She woke to sounds: a step too hard and too disjointed for the dance of life around it, and the rising thunder of Maliki's growls and yelps.

The swing of a stirrup iron swung overhead. The crunching thud as it contacted a living skull. Maliki's protests silenced.

The screams and crying of the women, the squeal of sand beneath desperate running feet. Curled up in her bush, May held her brother tight. The hand pressed over his mouth felt warm tears dribble over it. Her breath stitched her chest tight.

A breaking sound came to her ears again and again. Muscles tight as rock, she shifted til she could see.

Two enormous horses stood over the camp, their long hairy tails swishing. The dog-men that rode them were walking on the ground – men! On women's sacred ground! - They smashed them their clubs into everything. The bark shelters toppled. Sand paintings kicked into mess. The coolamons cracked. Berries scattered. Seeds rained into the sand. Precious water drained into the sand. Maliki's body lay like a fur discarded on the ground. Empty, drained of life.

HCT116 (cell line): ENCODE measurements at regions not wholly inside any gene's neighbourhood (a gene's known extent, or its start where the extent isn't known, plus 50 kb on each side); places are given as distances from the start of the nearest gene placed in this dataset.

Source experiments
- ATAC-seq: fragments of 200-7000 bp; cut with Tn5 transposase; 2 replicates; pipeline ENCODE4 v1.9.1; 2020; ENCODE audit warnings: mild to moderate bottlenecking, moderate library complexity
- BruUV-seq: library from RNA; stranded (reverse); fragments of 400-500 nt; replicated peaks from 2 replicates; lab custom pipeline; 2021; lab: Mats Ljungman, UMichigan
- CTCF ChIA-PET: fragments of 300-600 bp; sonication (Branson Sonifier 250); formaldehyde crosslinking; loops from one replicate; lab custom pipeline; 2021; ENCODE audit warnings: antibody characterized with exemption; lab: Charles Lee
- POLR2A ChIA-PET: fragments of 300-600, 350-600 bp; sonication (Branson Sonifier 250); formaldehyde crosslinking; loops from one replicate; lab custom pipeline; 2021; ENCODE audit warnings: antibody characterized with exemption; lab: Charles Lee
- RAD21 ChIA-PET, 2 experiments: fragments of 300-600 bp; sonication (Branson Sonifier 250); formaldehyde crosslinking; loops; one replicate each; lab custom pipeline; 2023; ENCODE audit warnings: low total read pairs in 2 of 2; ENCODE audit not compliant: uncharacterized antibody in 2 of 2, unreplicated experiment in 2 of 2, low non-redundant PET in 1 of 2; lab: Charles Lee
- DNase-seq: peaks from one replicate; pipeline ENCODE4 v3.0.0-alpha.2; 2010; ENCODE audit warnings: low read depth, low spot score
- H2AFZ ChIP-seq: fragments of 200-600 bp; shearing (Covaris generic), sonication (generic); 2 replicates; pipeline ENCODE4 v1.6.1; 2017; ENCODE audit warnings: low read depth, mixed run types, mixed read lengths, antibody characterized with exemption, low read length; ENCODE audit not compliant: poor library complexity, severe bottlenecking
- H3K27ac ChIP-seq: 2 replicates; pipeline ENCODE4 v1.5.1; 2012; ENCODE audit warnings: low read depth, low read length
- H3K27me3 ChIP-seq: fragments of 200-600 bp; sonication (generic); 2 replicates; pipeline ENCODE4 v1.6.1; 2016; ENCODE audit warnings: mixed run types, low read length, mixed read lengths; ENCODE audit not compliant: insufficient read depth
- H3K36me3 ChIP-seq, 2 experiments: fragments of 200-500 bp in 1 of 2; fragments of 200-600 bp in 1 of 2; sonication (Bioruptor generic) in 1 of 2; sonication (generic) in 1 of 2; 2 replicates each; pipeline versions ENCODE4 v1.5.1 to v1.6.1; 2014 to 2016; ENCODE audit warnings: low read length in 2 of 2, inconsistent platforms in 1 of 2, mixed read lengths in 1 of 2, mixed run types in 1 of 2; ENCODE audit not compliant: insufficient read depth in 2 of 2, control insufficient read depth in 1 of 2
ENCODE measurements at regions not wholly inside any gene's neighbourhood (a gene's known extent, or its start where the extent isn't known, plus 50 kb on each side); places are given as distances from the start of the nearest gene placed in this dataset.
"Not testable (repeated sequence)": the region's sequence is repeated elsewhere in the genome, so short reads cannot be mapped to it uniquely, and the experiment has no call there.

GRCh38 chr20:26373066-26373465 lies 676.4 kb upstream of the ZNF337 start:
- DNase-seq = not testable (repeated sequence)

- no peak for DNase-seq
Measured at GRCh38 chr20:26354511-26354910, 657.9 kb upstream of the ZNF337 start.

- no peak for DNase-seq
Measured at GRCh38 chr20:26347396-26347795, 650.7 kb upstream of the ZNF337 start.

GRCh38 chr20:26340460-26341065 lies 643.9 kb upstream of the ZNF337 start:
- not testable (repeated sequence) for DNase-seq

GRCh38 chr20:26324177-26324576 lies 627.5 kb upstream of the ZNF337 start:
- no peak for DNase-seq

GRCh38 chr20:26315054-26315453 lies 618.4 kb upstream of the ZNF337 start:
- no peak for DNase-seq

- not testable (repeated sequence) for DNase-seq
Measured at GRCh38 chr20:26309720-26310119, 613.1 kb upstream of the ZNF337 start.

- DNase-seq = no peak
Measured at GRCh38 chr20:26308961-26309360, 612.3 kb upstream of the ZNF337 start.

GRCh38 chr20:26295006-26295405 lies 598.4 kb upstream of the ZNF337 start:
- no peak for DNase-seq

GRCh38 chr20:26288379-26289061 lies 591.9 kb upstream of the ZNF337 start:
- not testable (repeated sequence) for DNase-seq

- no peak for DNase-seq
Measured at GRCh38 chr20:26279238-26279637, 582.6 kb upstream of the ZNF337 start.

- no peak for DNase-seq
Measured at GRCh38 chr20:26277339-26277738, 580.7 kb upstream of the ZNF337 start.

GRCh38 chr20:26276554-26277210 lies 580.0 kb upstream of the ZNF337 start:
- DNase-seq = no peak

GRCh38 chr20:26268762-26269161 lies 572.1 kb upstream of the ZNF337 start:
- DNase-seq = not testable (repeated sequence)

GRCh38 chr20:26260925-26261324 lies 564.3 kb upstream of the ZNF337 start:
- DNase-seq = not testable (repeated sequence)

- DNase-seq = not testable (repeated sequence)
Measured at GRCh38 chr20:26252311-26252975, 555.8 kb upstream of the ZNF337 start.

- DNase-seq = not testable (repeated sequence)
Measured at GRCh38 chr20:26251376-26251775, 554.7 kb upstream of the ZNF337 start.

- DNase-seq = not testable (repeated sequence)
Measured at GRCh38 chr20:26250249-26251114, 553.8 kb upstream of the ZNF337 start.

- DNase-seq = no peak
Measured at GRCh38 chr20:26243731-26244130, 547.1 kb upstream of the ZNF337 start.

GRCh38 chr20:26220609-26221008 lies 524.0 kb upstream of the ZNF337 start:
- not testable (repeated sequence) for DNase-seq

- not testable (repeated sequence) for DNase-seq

"Move on," the dog-men growled at the women. "This isn't your land anymore."

The words had no meaning. May understood each word individually, but it was like saying your mother wasn't yours anymore. It made no sense. Her mind whirled in spirals, a willy-willy made of nothing but wind and dust. The smell of crushed leaves grew sharp in her nose. In the darkness of the bush, she was nothing but a deeper shade.

One of the dog-men picked up Maliki's limp body and heaved him up, tying him onto the horse. That was how the dog-men got their names, from the prey they hunted. The camp dogs knew to run at a signal, but no one had been keeping watch here. It was a sacred place, a safe place. The bad spirits could not enter. The dogs could sleep unafraid.

But now it was destroyed.